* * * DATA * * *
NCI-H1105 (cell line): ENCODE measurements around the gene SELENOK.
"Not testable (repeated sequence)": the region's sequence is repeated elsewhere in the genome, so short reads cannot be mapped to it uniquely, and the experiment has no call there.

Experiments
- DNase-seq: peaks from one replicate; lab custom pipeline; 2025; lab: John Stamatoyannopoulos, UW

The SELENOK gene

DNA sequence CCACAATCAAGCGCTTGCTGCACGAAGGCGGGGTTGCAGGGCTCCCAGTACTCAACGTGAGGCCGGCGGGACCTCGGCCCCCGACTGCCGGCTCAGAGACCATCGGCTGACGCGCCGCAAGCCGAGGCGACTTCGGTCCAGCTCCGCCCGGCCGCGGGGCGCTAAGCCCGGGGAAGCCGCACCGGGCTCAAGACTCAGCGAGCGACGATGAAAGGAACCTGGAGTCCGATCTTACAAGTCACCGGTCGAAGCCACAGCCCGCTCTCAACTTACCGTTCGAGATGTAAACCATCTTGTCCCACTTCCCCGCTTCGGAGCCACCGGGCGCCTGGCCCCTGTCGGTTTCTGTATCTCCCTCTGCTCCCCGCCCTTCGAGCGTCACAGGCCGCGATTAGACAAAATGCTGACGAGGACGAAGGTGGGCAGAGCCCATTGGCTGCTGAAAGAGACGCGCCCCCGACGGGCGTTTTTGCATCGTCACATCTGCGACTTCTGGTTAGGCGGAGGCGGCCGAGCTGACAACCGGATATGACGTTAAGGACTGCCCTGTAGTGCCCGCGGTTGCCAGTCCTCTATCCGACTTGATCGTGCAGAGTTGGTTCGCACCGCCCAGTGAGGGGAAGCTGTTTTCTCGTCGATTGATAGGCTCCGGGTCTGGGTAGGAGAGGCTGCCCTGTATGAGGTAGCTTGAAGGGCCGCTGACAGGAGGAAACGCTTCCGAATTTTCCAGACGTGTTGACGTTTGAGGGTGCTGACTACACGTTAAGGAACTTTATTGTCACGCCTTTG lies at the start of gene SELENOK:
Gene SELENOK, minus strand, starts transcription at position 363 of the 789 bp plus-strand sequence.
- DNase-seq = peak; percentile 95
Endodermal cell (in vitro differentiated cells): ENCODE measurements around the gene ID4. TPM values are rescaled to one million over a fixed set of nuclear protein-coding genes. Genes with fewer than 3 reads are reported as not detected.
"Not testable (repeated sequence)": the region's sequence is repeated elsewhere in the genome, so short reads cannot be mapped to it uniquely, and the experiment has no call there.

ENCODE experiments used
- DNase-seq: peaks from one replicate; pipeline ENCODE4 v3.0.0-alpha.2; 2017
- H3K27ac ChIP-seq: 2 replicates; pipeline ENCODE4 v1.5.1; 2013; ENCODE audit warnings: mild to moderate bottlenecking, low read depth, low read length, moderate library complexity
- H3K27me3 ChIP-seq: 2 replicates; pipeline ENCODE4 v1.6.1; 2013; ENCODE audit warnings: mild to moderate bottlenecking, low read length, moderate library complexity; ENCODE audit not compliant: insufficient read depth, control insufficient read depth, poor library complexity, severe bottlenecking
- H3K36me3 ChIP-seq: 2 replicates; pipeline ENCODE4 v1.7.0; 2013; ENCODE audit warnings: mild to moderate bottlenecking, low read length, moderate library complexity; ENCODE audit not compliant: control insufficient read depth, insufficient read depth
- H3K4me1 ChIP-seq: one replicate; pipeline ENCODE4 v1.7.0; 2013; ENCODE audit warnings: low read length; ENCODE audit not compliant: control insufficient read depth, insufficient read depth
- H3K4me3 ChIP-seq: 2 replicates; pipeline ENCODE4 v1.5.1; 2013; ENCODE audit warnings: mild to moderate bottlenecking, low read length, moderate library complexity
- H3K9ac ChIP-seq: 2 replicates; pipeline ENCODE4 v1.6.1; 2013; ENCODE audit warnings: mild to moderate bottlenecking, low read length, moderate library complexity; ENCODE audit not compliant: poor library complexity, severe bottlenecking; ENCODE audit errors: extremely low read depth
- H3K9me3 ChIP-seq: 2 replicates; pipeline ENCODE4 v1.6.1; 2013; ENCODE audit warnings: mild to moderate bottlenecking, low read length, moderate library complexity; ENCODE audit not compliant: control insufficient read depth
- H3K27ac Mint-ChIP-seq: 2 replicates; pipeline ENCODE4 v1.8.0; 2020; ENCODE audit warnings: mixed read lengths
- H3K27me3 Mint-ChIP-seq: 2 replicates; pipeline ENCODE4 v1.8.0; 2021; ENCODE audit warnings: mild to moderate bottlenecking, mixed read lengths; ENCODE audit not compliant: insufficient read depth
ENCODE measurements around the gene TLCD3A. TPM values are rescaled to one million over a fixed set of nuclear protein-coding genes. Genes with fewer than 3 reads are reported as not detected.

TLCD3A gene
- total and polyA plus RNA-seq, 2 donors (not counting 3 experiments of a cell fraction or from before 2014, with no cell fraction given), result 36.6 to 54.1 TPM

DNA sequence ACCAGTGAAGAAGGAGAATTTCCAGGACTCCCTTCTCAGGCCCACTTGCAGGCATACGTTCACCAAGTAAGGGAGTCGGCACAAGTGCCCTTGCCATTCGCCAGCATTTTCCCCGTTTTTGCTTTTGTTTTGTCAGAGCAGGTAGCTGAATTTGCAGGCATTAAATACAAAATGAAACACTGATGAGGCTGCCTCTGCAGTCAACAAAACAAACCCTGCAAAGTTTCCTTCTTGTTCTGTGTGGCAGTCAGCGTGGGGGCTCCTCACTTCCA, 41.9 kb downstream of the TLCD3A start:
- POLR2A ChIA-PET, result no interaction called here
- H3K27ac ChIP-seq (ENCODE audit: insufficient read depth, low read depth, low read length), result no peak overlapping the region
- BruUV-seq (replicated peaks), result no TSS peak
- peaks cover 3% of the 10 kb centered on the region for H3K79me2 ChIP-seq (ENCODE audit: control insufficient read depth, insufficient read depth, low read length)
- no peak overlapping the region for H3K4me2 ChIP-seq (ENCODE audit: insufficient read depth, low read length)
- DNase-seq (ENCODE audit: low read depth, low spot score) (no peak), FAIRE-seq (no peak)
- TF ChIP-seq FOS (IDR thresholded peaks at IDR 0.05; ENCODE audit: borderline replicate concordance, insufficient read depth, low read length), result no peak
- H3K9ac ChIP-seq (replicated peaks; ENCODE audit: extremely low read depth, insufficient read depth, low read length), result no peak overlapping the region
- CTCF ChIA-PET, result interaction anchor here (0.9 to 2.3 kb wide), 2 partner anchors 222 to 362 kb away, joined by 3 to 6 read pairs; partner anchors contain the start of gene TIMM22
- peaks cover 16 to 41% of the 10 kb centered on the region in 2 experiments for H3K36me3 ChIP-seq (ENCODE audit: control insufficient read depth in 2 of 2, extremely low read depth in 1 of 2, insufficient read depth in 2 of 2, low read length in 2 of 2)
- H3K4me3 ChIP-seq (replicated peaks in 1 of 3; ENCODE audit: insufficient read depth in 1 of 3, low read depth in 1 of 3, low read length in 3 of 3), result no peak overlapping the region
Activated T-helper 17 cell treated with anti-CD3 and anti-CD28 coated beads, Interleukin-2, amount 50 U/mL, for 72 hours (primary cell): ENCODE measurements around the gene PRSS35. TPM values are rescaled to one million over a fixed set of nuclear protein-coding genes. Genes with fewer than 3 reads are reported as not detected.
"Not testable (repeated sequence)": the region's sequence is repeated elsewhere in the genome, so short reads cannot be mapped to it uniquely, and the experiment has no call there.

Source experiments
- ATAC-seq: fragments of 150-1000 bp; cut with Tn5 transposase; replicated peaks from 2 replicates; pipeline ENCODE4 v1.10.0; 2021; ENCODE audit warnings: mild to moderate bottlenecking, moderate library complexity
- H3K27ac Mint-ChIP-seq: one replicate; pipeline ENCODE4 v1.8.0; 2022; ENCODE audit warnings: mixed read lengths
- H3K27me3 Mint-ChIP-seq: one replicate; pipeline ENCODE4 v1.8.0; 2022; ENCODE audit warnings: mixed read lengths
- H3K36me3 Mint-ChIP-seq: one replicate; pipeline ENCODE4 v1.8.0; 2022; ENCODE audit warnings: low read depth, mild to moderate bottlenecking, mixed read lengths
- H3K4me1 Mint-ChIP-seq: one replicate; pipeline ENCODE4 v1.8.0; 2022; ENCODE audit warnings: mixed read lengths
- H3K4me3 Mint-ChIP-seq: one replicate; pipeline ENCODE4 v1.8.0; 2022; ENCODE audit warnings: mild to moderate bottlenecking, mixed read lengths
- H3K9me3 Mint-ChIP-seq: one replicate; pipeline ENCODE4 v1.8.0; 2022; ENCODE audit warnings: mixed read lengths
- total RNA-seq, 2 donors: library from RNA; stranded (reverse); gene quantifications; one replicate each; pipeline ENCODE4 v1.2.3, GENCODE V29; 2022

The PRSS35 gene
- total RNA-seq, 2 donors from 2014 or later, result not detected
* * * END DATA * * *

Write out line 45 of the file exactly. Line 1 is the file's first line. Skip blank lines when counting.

- H3K4me3 Mint-ChIP-seq: one replicate; pipeline ENCODE4 v1.8.0; 2022; ENCODE audit warnings: mild to moderate bottlenecking, mixed read lengths